Lokpal Bill is a Farce on the Public

Former chief justice of Delhi High

Court Rajindar Sachar says that the

government draft of Lokpal Bill, 2010

is a farce on the public.

Writing in The Economic Times,

Sachar says, “it is shamefully

toothless and just meant to give a

false reassurance to the people that

the government is serious in its fight

against corruption”

In his article, Sachar says,

“headlines in the media, the constant

talk of how deep corruption has sunk

in our body politic and the nefarious

role played by ill-gotten contributions

to political parties is a spectre,

haunting the public all the time.

Lokpal Bill is a Farce on the Public

Rajindar Sachar

“But why is the government still not

persuaded to seriously consider

enacting an effectively genuine

Lokpal legislation to deal with this

menace of corruption? If the draft of

the Lokpal Bill 2010 is any indication,

it would appear that a realisation of

grave urgency is still absent in the

government. No one is suggesting

that an evil like corruption in public

life can be eliminated merely by


“A clean public life, the standards

and character of political parties have

to be built on grounds of moral

conscience and public pressure.

Corruption in public life can only be

eliminated when, in the words of

Mahatma Gandhi, “a small body of

determined spirits fired by an

unquenchable faith in their mission

can alter the course of history”.

“But we must face the reality. Such

spirits are rare to find and we ordinary

mortals must make an effort to find

some mechanism which may

hopefully be able to keep in check

the demoralisation and corruption in

our public life. One such mechanism,

that almost all governments since

1996 have been promising but done

nothing about, is the institution of the

Lokpal, an independent body to

enquire into the lapses and


complaints against legislators and

MPs, both at the Centre and the


“The government has at last

proposed the Lokpal Bill 2010, but

unfortunately it fails even to be a

cosmetic exercise to fight corruption.

It is shamefully toothless and just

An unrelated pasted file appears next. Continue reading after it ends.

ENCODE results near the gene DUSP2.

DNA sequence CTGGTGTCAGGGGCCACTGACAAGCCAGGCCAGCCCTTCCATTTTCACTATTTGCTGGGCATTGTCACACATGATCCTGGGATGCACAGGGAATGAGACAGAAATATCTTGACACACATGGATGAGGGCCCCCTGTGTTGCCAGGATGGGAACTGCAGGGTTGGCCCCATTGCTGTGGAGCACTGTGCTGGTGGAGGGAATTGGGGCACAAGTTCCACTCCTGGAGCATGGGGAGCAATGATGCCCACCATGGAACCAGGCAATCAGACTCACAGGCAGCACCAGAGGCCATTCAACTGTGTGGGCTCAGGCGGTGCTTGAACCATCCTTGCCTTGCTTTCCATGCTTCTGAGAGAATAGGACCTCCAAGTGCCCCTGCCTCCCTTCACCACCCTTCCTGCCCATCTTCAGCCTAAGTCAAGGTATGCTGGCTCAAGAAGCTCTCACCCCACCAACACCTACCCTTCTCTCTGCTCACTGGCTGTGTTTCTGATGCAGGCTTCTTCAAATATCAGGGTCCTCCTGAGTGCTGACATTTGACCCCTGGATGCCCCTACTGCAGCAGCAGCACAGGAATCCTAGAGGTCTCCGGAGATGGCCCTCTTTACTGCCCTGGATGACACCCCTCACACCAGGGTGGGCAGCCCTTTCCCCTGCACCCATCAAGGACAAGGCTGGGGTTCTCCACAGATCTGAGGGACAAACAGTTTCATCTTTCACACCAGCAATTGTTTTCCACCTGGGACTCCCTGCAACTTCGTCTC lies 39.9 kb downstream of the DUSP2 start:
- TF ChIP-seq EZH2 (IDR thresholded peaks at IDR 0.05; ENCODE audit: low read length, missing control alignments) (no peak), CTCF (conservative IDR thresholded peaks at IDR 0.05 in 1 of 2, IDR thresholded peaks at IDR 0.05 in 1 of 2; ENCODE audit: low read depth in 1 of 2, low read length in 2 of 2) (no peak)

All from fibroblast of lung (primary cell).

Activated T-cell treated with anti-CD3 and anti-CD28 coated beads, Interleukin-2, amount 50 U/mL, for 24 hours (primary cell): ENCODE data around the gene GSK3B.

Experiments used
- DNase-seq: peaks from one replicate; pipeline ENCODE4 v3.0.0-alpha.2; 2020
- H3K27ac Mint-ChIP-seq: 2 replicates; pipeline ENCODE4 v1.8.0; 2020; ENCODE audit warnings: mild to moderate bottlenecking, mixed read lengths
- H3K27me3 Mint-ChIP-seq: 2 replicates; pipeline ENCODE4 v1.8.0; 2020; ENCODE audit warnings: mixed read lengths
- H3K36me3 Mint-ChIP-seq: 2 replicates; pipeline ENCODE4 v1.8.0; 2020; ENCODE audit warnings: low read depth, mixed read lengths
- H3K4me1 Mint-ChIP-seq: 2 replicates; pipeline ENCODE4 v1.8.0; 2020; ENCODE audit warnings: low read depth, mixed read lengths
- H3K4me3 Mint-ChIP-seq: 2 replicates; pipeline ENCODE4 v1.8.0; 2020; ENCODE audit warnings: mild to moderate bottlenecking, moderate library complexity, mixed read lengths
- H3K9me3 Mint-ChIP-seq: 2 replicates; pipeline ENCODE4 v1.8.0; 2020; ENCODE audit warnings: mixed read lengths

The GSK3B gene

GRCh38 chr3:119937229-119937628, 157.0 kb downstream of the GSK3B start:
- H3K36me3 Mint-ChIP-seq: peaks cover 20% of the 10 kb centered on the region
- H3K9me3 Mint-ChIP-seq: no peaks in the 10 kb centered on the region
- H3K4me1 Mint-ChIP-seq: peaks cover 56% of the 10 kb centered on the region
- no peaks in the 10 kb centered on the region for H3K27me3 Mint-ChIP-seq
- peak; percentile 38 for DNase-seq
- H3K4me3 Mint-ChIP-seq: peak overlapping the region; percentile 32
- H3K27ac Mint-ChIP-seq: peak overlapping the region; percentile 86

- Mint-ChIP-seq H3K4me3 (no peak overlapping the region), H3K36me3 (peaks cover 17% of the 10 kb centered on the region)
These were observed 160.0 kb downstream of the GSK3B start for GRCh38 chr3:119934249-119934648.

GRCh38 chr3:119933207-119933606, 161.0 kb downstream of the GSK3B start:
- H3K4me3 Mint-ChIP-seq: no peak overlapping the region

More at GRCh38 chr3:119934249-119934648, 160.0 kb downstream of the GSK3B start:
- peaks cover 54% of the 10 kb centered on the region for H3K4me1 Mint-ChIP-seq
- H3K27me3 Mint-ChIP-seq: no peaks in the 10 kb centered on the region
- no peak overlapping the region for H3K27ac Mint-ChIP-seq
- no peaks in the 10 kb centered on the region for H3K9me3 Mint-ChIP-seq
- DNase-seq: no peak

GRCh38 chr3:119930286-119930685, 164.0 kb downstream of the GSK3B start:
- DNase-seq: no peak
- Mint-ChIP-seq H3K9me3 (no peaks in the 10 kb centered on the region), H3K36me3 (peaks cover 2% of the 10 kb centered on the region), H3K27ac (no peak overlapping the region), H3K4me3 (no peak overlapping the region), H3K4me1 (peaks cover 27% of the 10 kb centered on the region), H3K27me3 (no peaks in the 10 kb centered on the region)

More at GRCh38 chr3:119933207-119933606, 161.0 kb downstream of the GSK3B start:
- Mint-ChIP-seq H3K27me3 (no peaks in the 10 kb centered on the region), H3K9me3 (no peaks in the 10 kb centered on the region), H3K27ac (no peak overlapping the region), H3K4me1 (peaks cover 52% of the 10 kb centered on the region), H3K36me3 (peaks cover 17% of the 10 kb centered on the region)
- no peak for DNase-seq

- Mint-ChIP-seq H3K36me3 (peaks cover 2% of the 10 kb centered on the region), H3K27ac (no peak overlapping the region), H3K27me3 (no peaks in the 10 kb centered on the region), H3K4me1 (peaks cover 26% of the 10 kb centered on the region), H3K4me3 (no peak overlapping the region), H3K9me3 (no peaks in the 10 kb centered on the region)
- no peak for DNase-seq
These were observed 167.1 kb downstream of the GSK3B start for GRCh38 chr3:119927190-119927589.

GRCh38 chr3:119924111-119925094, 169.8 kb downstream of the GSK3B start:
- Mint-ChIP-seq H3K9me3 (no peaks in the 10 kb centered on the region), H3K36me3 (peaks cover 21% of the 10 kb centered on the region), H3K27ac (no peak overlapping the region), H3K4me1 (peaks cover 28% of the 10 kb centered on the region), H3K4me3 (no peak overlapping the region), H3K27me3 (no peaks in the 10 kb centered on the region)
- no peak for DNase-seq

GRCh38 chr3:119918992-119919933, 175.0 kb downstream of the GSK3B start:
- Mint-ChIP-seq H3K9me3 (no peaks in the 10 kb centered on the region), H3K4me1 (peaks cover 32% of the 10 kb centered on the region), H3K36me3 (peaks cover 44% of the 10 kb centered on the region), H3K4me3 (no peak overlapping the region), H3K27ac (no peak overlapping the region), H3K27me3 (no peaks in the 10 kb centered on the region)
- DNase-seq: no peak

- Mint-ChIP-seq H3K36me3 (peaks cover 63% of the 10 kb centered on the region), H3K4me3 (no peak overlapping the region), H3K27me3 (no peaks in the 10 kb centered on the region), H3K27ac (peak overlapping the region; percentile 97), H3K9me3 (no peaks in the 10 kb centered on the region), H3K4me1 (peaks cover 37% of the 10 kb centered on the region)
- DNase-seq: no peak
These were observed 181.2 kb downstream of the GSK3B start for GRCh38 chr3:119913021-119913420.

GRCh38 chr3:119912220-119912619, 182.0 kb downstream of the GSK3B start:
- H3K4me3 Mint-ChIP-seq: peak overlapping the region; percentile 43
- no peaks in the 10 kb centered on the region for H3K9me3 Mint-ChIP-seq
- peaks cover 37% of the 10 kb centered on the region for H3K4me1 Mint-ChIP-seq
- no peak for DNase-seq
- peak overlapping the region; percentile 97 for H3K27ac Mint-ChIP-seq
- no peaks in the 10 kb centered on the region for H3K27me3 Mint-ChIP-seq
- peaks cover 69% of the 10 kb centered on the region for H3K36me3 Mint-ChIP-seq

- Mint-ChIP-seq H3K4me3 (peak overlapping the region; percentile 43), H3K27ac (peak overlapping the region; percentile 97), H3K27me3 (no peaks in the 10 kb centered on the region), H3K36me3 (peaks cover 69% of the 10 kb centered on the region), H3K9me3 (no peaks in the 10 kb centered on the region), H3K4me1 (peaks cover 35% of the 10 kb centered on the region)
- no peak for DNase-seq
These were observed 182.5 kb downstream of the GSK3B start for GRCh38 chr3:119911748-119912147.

meant to give a false reassurance

to the people that the government is

serious in its fight against corruption.

“The Lokpal is a three-member body

consisting of a chairperson who is

or was a former Chief Justice or

judge of the Supreme Court and two

members who are or have been

judges of the Supreme Court or Chief

Justices of a high court. But

restricting it to judges is too narrow,

and outstanding social scientists or

academicians should also be

eligible, and it should be a five

member body.

“The jurisdiction of the Lokpal under

Sec 10 apparently covers the PM,

ministers and MPs. But the

hypocrisy is exposed when at the

same time it nullifies the same by

providing that the Lokpal shall not

enquire into any allegations of

corruption against any member of

either House of Parliament unless

the recommendation of the Speaker

or Chairman of Council of States (as

the case may be) is received by it.

“Not only that but insultingly, even

when the Lokpal finds that any of

the charges has been proved,

against MPs, all he can do is to send

a report of his findings to the Speaker

and Chairman of the Council of

States, and they alone will

determine what action is to be taken.

“Of course, the presiding officers

have to place the report before both

the Houses of Parliament. A formal

courtesy is to be done by informing

the Lokpal as to what action is taken

or is proposed to be taken, which

may include the rejection of the

findings of the Lokpal.

“This reduces the authority of the

Lokpal to lower than that of a

magistrate whose order the highest

in the land, including the President,

has to comply with.

“The sheer effrontery of the law

ministry in proposing such an

insulting provision is a direct

negation of the institution of Lokpal.

What should have been done was to

provide that the establishment of

guilt by the Lokpal would be treated,

in the same manner as Sec 8 of the

Representation of the Peoples Act,

1951, as a disqualification from

contesting elections for a period of

six years.

“Further, the Lokpal should have

been authorised to impose a penalty

for the recovery of any amount found

to have been lost by the action of

legislators or ministers. The Lokpal,

under Sec 11, is also forbidden to

enquire into any memo of a

complaint if it is made after five years

from the date when the offence is

alleged to have been committed.

“Has the government realised the

absurdity of providing a limitation

period in such complaints, which, if

they were to be tried under the

Prevention of Corruption Act, would

have no limitation bar, because there

is no limitation for initiating

proceedings under criminal law

where the punishment provided is

more than three years?

“Also has the UPA government

considered that if a five-year period

were to be provided, by the same

logic would they not be barred from

holding an enquiry into the 2G scam

of 2001-02 during the BJP

government (which by all standards

should be held along with the enquiry

into the 2G scam against Raja)?

“No judge with even a modicum of

self-respect will accept such a

demeaning, low grade rate post – the

inevitable result would be that the

Lokpal Bill will collapse — an event

that legislators have always desired.

So it is goodbye to cleaning the

political dirt, notwithstanding the high

sounding calls by all the


“Regrettably, cynics may be right

when they say ‘who cares’ if, in the

process, some dedicated Gandhians

fighting for integrity in public life fast

unto death against this unforgivable

lapse by the government.”,

concludes Justice Sachar.


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